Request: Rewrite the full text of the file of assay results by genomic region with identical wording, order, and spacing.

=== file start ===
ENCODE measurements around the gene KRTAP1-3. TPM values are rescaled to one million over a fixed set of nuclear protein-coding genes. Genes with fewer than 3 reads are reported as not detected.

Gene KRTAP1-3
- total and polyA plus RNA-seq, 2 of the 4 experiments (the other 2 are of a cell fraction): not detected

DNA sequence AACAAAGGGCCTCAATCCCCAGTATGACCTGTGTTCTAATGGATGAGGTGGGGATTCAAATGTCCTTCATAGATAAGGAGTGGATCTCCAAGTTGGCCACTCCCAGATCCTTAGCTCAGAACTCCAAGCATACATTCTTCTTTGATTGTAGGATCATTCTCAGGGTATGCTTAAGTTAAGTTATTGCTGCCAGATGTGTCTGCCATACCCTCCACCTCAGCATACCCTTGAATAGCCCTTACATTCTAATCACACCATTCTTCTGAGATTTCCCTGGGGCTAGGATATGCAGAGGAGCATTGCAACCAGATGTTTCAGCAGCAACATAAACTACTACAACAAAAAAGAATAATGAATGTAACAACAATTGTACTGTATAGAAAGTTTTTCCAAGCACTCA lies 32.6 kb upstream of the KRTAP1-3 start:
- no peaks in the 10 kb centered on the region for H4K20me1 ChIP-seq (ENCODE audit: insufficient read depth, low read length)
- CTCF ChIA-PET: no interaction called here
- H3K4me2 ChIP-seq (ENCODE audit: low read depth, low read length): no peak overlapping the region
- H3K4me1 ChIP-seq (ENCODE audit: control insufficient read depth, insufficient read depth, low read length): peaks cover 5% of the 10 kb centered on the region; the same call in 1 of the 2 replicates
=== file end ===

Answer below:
ENCODE measurements around the gene KRTAP1-3. TPM values are rescaled to one million over a fixed set of nuclear protein-coding genes. Genes with fewer than 3 reads are reported as not detected.

Gene KRTAP1-3
- total and polyA plus RNA-seq, 2 of the 4 experiments (the other 2 are of a cell fraction): not detected

DNA sequence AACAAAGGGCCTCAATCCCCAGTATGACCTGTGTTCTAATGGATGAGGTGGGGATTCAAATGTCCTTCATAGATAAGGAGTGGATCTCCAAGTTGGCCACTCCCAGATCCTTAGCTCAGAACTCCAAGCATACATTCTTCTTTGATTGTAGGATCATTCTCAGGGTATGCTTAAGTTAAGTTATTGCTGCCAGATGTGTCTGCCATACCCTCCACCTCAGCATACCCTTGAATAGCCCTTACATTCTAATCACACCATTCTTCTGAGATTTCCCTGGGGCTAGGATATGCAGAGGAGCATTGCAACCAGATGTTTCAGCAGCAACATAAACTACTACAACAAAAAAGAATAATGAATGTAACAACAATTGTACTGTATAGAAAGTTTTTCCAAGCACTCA lies 32.6 kb upstream of the KRTAP1-3 start:
- no peaks in the 10 kb centered on the region for H4K20me1 ChIP-seq (ENCODE audit: insufficient read depth, low read length)
- CTCF ChIA-PET: no interaction called here
- H3K4me2 ChIP-seq (ENCODE audit: low read depth, low read length): no peak overlapping the region
- H3K4me1 ChIP-seq (ENCODE audit: control insufficient read depth, insufficient read depth, low read length): peaks cover 5% of the 10 kb centered on the region; the same call in 1 of the 2 replicates